Wichita maintains and modifies a fleet of government jets, including Air Force One and smaller jets used by the top military brass. It also maintains and constantly upgrades the country's aging fleet of B-52 bombers.
Future aircraft maintenance, modification and support work will be at the Boeing facility in San Antonio. Engineering work will go to the Boeing facility in Oklahoma City.
Last year, Boeing began transferring 550 jobs from Long Beach, Calif., to a new engineering design center in Oklahoma that will produce upgrades for the C-130 Hercules and the B-1 Lancer aircraft.
The work going from Kansas to Oklahoma also includes tasks currently done in the Developmental Center next to Boeing Field, supporting the modifications, maintenance and repair of military and government executive-transport jets. Those planes are mainly customized 737s.
Bass said about 100 jobs in engineering, supply-chain support and logistics will transfer from Seattle to Oklahoma.
About 5,500 people in the Puget Sound area work on Boeing's defense side, mostly in Kent and Seattle.
As the Pentagon budget threatens to tighten dramatically, this region seems better placed than most defense sites, having secured production of Boeing's key new military planes: the Air Force KC-46 tanker and the Navy's P-8 Poseidon anti-submarine jet.
And hundreds of Boeing engineers are working on other projects, including the work to upgrade the U.S. fleet of AWACs (airborne warning and control system aircraft) with new sensors and systems.
Yet Tom McCarty, president of the white-collar union at Boeing, the Society of Professional Engineering Employees in Aerospace (SPEEA), and himself a defense-side engineer, said the Puget Sound-area workforce is worried about maintaining military work here.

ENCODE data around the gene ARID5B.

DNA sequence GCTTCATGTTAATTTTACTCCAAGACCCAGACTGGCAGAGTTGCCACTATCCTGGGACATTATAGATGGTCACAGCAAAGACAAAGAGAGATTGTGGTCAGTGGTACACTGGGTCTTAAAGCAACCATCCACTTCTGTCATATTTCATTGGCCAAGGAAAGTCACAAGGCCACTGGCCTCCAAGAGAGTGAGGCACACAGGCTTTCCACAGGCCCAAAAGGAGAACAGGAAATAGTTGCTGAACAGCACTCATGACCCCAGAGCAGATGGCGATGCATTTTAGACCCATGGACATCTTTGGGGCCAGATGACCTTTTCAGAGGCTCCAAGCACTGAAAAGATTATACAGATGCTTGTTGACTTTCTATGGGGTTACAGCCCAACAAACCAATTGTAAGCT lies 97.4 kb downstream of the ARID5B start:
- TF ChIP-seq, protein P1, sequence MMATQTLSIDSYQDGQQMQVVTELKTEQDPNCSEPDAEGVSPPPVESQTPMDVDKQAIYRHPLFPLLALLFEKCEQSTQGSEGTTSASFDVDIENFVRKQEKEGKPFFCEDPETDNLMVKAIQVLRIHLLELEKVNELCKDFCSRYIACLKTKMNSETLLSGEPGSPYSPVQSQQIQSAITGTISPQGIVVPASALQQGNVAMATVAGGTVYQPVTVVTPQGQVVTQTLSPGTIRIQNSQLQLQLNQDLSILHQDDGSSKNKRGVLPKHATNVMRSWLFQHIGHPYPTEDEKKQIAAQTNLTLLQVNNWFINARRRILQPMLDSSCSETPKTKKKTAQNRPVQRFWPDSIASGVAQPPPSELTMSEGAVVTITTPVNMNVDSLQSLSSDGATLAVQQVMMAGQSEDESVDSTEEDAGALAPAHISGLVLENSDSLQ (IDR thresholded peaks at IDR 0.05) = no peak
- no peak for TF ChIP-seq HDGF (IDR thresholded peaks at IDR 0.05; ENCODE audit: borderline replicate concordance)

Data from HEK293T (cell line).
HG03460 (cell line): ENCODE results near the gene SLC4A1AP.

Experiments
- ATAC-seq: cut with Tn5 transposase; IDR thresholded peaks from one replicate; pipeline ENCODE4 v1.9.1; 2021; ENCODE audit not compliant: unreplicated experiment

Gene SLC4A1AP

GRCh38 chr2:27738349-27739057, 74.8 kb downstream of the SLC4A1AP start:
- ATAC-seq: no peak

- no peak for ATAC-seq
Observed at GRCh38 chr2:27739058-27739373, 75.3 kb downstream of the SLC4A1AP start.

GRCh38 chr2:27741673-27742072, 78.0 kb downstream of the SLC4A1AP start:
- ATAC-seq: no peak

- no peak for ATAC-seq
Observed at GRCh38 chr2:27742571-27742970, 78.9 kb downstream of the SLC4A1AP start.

"There is some apprehension. We've got to stay competitive," McCarty said. "We're competing for very limited Defense Department dollars right now."
Seven years ago, Boeing sold off its major commercial-airplanes parts plant in Wichita. The closure of the defense plant will end its operations in the city, where Boeing has been present since it bought Stearman Aircraft in 1929.
Wichita remains a center of manufacturing for business jets and small private airplanes, built by Bombardier, Hawker Beechcraft and Cessna.
The business-jet market has been depressed by a prolonged downturn after the financial crisis, but the smaller, less expensive business jets built in Wichita have been hit much harder than the high end of that market.
Richard Aboulafia, an industry analyst with the Teal Group, said the recession decimated Wichita's small-airplane business, and the city's business-jet sector is down 60 percent. "Wichita has been hit by the downturn far more than any other aerospace cluster in the world, much worse than anywhere else," he said.
The only remaining bright spot for the city is Boeing's former commercial-airplanes parts plant, now owned by Spirit AeroSystems.
Spirit makes the fuselages for the 737, the nose-and-cockpit sections of all Boeing's jets including the 787 Dreamliner, and the engine casings and struts for all the jets except the Dreamliner.
So Wichita will still be important to Boeing. And about 24 Kansas companies will still be suppliers on the Air Force tanker program.
Yet Boeing's statement Wednesday that it "values its long-term partnership with Kansas, and we will continue to work ... in support of a robust aerospace industry in the state" will be no comfort to its employees as the company prepares to exit the city that still calls itself the "Air Capital of the World."
Information from The Associated Press is included in this report.
Dominic Gates: 206-464-2963 or email@example.com